Friday, September 26, 2014

Ta Prhom Temple Cambodia.

After our lunch we hopped on the bus to go to Ta Prhom Temple, the one many of us were waiting for. Christine went to visit her Mother in the hospital and Erle decided to laze around the hotel pool again, so I teamed up with Peg.


To get to this temple there is a pleasant jungle walk, quite shady and nice, then we turn round a corner and there it is in front of us.


This is the Temple used to film Tomb Raider with Angelina Jolie a few years ago. The Jungle is encroaching fast Strangler Fig trees are sending down long fat almost leg like roots from the top and anchoring into the ground. On the way down they kind of hug the ruins on both sides and hold it all together, at this time. In time those same long roots will strangle the walls and building and crush it all I guess. 

In some places the tree canopy is almost forming a roof over the temple, makes it so much more interesting and kind of spooky.





There are interesting nooks and cranies everywhere, most filled with masses of tourists, so many it is hard to get close enough for a photograph. 



Peg and I stuck together as there were many 


fallen stones and big steps to negotiate over, neither of us wanted to hit ground. We both enjoyed our time here, but it was soon time to wander back down the jungle walk to the bus. 
thank you Frank for this photo.







Now we are off to an Orphanage which is run by a survivor of Pol Pots regime. He tells us his story how he ran away into the jungle after his parents had been killed and was lucky enough to be found by a very distant relative who recognized him  and  took him into their family. So he knows how very hard it is survive when your orphaned. When he was old enough he established this home for about 35 or so children of all ages, he is assisted by an American Lady who was just passing through as a tourist and decided to stay for a couple of months to help and is still there 4 years later.

We had all been told of this visit before we left home and asked to bring some odds and ends to help the running of the orphanage and school. We chose to take ball point pens and pencils combs and many small note pads, plus some big bottles of hair shampoo and other toiletries. It was interesting what different things people brought for the children, the pile of goodies was huge and all the children and staff were very wide eyed and happy with it all.

The children put a dance on for us, all in their school uniforms,  and one of them played some music and the rest all sang for us.
The man is an internationally known artist and has taught the children how to paint professionally with oils and water colours. Some of the paintings by the children were truely remarkable. They are for sale and many did sell to our group, it through the sale of paintings that the orphanage.
One of the older girls played a wee trick on me, I asked if there was a toilet and could she show me to it please, now I knew there was because I had seen it a standard western toilet, and she gave me a smug look and led me to the local Asian hole in the ground variety! I didn't say a word and just used it to her amazement, but heck I have travelled a lot and have had to use them many times, so her trick was wasted on me lol.
I spotted a sweet wee kitten basking in the sun.  Nice for the children to have a little pet.

While we were there, the ice cream man arrived on his bicycle, selling special home-made ice creams on sticks, all strawberry flavoured, many of us bought them for the children and then some of us bought one for ourselves,  I did, and enjoyed every lick as it was such a hot day, but I did rather hold my breathe and wait to be stricken down with food poisoning, we are all warned not to drink untreated milk while travelling  and the dire consequences. But I was lucky no ill effects at all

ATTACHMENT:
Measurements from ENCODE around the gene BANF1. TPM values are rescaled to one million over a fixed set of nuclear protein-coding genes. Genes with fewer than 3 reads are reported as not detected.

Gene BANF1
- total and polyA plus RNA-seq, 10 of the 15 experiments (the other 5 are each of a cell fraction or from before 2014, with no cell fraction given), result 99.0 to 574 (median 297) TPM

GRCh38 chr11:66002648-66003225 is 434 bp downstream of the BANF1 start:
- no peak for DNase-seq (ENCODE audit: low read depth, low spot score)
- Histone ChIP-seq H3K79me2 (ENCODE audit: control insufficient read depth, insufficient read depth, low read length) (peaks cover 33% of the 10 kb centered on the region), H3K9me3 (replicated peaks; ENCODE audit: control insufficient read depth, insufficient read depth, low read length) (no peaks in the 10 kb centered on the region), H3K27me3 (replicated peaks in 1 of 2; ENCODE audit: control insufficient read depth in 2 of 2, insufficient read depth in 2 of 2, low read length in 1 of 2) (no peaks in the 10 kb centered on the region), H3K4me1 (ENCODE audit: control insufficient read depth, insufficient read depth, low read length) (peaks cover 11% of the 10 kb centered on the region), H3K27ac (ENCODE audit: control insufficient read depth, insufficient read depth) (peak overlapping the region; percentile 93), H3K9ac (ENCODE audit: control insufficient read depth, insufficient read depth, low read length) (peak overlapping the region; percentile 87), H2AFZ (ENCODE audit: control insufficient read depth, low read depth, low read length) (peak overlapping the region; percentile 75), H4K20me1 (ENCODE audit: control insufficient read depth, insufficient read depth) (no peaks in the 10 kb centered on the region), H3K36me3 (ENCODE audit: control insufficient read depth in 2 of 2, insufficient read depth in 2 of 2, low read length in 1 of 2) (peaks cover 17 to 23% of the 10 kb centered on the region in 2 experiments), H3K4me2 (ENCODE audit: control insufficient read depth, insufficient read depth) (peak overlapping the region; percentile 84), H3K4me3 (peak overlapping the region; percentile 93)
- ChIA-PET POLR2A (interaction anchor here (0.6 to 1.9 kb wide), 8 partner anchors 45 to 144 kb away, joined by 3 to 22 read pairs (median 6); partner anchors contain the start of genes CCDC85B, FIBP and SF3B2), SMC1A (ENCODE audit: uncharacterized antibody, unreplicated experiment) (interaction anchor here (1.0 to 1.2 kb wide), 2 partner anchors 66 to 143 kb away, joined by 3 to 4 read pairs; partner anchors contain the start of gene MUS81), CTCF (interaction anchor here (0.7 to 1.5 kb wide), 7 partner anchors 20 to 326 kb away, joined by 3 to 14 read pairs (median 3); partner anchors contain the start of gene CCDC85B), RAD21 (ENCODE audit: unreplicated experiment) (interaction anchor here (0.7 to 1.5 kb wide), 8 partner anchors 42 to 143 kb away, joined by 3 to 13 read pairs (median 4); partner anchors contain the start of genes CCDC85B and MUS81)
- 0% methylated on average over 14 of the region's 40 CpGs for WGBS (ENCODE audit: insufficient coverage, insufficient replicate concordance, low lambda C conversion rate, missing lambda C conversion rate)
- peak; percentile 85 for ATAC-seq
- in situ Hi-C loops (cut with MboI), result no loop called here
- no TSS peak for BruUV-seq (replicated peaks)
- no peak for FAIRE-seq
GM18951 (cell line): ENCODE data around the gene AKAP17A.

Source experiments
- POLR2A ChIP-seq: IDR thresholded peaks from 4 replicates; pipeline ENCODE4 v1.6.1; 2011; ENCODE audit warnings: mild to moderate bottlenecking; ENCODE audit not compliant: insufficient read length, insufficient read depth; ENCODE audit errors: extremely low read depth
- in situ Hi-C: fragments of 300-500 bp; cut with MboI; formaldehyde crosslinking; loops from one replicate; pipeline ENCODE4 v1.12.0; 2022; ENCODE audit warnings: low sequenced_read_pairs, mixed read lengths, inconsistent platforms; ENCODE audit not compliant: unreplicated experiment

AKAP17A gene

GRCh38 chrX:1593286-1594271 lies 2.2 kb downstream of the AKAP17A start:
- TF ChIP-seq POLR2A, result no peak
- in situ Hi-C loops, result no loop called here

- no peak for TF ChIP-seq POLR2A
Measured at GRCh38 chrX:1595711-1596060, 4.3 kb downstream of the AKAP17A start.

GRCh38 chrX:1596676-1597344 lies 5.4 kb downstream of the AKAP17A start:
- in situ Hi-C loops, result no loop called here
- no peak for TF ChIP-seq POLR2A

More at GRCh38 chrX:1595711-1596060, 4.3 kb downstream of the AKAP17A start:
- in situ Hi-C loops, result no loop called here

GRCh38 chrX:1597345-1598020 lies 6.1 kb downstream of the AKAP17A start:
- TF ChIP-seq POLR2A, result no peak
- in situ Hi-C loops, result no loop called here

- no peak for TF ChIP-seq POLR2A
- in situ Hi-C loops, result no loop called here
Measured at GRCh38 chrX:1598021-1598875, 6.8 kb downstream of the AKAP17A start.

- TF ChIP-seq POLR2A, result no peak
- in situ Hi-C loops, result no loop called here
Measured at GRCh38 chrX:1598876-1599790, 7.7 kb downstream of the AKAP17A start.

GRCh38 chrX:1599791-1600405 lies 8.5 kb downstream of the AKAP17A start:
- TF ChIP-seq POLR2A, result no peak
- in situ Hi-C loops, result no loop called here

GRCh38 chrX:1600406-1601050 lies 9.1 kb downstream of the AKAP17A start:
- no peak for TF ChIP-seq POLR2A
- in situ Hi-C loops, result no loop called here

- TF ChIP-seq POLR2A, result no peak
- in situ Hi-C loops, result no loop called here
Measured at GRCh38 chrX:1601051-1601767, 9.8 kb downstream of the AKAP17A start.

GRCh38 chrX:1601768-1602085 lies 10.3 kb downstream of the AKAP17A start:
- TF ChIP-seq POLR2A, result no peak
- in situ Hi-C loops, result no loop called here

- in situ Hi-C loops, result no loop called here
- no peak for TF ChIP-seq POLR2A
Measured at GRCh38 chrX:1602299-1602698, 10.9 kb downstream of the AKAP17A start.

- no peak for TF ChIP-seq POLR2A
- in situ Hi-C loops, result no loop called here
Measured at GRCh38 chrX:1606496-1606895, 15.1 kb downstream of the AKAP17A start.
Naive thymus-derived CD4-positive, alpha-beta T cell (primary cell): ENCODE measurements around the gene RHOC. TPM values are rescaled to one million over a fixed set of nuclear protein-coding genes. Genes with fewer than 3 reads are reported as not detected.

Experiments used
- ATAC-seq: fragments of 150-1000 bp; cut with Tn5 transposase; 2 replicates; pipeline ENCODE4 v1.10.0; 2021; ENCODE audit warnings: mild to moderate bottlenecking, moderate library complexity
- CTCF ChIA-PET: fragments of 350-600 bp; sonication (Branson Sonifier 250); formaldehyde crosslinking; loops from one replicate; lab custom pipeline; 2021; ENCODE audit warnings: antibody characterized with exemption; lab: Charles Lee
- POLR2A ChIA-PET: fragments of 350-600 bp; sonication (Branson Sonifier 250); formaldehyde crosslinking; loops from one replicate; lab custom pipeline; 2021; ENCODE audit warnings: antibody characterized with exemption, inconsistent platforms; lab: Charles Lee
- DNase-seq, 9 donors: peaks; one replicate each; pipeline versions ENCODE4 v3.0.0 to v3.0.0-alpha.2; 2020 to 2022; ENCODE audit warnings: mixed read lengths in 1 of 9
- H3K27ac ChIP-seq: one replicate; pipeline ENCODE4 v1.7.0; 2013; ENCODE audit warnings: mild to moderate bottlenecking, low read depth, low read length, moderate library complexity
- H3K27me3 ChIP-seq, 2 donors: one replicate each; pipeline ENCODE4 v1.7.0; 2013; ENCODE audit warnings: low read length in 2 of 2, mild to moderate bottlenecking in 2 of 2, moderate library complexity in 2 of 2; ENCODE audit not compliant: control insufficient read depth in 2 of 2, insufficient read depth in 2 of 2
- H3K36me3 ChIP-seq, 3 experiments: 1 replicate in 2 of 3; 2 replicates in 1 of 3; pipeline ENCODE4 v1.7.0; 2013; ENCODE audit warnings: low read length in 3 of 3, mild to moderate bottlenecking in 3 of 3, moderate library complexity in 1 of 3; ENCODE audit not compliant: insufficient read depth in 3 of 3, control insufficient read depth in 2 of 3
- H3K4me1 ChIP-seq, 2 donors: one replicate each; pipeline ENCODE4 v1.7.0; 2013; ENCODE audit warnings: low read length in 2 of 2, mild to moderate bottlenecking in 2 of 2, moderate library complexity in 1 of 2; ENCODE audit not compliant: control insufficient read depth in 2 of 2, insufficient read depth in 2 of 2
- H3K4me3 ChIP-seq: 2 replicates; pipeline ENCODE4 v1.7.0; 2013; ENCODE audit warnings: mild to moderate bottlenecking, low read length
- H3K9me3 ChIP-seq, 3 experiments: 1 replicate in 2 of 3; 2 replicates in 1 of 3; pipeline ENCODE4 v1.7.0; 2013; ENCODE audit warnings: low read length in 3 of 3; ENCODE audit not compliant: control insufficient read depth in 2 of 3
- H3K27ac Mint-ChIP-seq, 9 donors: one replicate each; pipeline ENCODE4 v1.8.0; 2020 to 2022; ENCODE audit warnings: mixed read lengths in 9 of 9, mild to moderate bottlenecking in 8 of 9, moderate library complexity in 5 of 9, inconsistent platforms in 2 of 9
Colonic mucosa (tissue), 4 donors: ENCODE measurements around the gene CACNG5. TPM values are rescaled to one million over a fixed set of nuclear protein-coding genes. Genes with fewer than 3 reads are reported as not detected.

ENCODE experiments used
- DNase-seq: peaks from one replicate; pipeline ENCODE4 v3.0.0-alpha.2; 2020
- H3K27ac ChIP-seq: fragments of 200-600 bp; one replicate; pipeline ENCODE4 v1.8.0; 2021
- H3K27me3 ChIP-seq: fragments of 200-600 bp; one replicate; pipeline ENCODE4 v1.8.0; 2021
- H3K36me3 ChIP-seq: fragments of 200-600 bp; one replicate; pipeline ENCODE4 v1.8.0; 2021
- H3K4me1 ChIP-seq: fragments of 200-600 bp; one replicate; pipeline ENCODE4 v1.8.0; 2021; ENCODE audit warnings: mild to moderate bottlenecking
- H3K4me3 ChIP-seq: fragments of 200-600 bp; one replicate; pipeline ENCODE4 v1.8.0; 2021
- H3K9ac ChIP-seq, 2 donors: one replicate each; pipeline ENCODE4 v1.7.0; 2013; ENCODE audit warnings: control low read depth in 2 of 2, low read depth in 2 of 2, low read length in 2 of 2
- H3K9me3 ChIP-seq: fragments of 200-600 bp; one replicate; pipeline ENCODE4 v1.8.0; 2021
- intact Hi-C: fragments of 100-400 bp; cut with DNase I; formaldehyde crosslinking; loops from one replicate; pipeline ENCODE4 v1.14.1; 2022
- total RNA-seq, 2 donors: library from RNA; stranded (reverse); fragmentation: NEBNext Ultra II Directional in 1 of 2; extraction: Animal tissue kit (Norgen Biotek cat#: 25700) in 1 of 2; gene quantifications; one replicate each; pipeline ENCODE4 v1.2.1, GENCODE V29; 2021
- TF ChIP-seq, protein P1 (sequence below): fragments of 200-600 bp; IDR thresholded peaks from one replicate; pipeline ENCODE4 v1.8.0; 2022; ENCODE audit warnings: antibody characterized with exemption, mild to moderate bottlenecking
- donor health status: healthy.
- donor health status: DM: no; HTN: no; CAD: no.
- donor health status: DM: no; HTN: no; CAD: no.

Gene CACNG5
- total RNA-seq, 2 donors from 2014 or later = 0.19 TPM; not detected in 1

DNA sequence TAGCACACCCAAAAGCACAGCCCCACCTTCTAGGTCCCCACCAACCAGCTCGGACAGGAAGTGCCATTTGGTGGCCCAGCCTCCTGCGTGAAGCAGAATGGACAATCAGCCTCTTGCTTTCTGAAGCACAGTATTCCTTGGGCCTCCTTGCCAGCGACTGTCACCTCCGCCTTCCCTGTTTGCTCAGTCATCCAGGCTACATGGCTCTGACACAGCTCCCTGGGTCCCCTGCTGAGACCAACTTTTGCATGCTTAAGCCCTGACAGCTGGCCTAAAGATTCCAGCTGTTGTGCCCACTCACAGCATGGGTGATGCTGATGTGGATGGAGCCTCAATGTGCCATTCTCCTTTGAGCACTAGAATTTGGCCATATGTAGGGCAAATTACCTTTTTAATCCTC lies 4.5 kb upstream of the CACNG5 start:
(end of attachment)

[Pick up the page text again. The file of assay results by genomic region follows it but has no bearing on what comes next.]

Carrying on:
Back to the hotel again and some time to rest and shower. Erle and I took a short tuktuk ride to a chemist shop to buy medicine to help Erle's tummy problems. Seim Reap is quite a modern city and has many shops and masses of big hotels to cater for all the thousands of tourists who come to visit the Angkor Temples.
We all had to be in the small hall at the back of the restaurant for a wonderful cultural show an Apsara Dance performance. The costumes were very pretty and sparkly and the ladies very attractive and great dancers. Well worth watching as we sipped our cocktails. Sadly we were too far back to get good photos and too many heads in the way.
 Christine  tells  us her Mother,  Pauline has got much worse at the Cambodian Hospital and may have to be transferred to a bigger hospital in Thailand as they do not have the oxygen she requires. Poor lady we are all concerned for her.
After the show another wonderful Farewell dinner all together, the last one as we all leave tomorrow afternoon, not all homeward many are travelling on to Laos and Thailand.
But as far as I am concerned tomorrow is the big day, I can hardly wait!




6 comments:

Dee said...

Hi Glennis...I just noticed that you stopped by my blog for a visit...thank you for taking the time to leave a comment. Please stop by anytime. You have a lovely and interesting shares of your travels. I will be back to visit. Dee

PerthDailyPhoto said...

Gosh what a very interesting trip Glennis.. I just went back and read previous posts to fill myself in on some of the details. I can just imagine how stunning it would have been to come across this temple, you are right with the tree slowly taking over it does look a wee bit spooky :)

Elephant's Child said...

What a glorious place. Love those destructive tree roots too.

diane b said...

It is great reading your blog as it is like we are travelling with you. Loved the Angkor Temples.

maryaustria said...

Gorgeous! A fascinating place!

Mariusz from Nowy Sacz said...

Such an expedition can only envy. I am glad that you show us these beautiful places. :)